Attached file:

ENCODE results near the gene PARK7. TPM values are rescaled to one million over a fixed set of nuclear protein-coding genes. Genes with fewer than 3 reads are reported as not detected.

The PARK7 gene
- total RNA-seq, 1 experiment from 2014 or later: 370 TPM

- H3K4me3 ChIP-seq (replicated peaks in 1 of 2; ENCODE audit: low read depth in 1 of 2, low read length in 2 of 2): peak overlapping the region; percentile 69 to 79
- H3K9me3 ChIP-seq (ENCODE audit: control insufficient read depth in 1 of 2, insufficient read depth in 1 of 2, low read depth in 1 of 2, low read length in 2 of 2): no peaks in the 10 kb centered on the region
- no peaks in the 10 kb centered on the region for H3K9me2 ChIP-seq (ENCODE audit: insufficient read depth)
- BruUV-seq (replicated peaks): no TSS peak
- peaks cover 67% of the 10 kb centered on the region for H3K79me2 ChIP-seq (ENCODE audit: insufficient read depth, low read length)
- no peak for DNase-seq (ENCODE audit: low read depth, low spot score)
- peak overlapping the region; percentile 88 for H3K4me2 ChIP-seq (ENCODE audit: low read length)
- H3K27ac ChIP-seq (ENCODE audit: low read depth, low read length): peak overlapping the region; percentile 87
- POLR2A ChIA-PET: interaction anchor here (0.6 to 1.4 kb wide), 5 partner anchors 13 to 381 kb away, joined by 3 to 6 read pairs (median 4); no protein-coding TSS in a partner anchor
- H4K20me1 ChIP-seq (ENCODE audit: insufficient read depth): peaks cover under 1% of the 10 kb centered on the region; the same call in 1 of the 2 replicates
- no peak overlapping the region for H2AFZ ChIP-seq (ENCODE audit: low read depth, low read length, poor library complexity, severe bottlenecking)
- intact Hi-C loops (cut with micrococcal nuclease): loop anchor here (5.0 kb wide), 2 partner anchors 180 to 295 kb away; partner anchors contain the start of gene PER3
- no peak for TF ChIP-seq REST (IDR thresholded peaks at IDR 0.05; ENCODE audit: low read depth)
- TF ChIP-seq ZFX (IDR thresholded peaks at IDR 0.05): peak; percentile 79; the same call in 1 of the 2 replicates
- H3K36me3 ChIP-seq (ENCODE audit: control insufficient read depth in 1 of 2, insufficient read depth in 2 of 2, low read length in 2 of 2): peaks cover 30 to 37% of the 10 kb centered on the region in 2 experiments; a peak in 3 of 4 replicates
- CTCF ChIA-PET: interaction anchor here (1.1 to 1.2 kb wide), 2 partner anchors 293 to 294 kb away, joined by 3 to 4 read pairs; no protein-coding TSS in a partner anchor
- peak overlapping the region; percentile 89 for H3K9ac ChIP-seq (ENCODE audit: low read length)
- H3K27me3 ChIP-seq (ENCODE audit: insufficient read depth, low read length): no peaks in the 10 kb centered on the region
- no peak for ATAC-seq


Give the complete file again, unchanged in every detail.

ENCODE results near the gene PARK7. TPM values are rescaled to one million over a fixed set of nuclear protein-coding genes. Genes with fewer than 3 reads are reported as not detected.

The PARK7 gene
- total RNA-seq, 1 experiment from 2014 or later: 370 TPM

- H3K4me3 ChIP-seq (replicated peaks in 1 of 2; ENCODE audit: low read depth in 1 of 2, low read length in 2 of 2): peak overlapping the region; percentile 69 to 79
- H3K9me3 ChIP-seq (ENCODE audit: control insufficient read depth in 1 of 2, insufficient read depth in 1 of 2, low read depth in 1 of 2, low read length in 2 of 2): no peaks in the 10 kb centered on the region
- no peaks in the 10 kb centered on the region for H3K9me2 ChIP-seq (ENCODE audit: insufficient read depth)
- BruUV-seq (replicated peaks): no TSS peak
- peaks cover 67% of the 10 kb centered on the region for H3K79me2 ChIP-seq (ENCODE audit: insufficient read depth, low read length)
- no peak for DNase-seq (ENCODE audit: low read depth, low spot score)
- peak overlapping the region; percentile 88 for H3K4me2 ChIP-seq (ENCODE audit: low read length)
- H3K27ac ChIP-seq (ENCODE audit: low read depth, low read length): peak overlapping the region; percentile 87
- POLR2A ChIA-PET: interaction anchor here (0.6 to 1.4 kb wide), 5 partner anchors 13 to 381 kb away, joined by 3 to 6 read pairs (median 4); no protein-coding TSS in a partner anchor
- H4K20me1 ChIP-seq (ENCODE audit: insufficient read depth): peaks cover under 1% of the 10 kb centered on the region; the same call in 1 of the 2 replicates
- no peak overlapping the region for H2AFZ ChIP-seq (ENCODE audit: low read depth, low read length, poor library complexity, severe bottlenecking)
- intact Hi-C loops (cut with micrococcal nuclease): loop anchor here (5.0 kb wide), 2 partner anchors 180 to 295 kb away; partner anchors contain the start of gene PER3
- no peak for TF ChIP-seq REST (IDR thresholded peaks at IDR 0.05; ENCODE audit: low read depth)
- TF ChIP-seq ZFX (IDR thresholded peaks at IDR 0.05): peak; percentile 79; the same call in 1 of the 2 replicates
- H3K36me3 ChIP-seq (ENCODE audit: control insufficient read depth in 1 of 2, insufficient read depth in 2 of 2, low read length in 2 of 2): peaks cover 30 to 37% of the 10 kb centered on the region in 2 experiments; a peak in 3 of 4 replicates
- CTCF ChIA-PET: interaction anchor here (1.1 to 1.2 kb wide), 2 partner anchors 293 to 294 kb away, joined by 3 to 4 read pairs; no protein-coding TSS in a partner anchor
- peak overlapping the region; percentile 89 for H3K9ac ChIP-seq (ENCODE audit: low read length)
- H3K27me3 ChIP-seq (ENCODE audit: insufficient read depth, low read length): no peaks in the 10 kb centered on the region
- no peak for ATAC-seq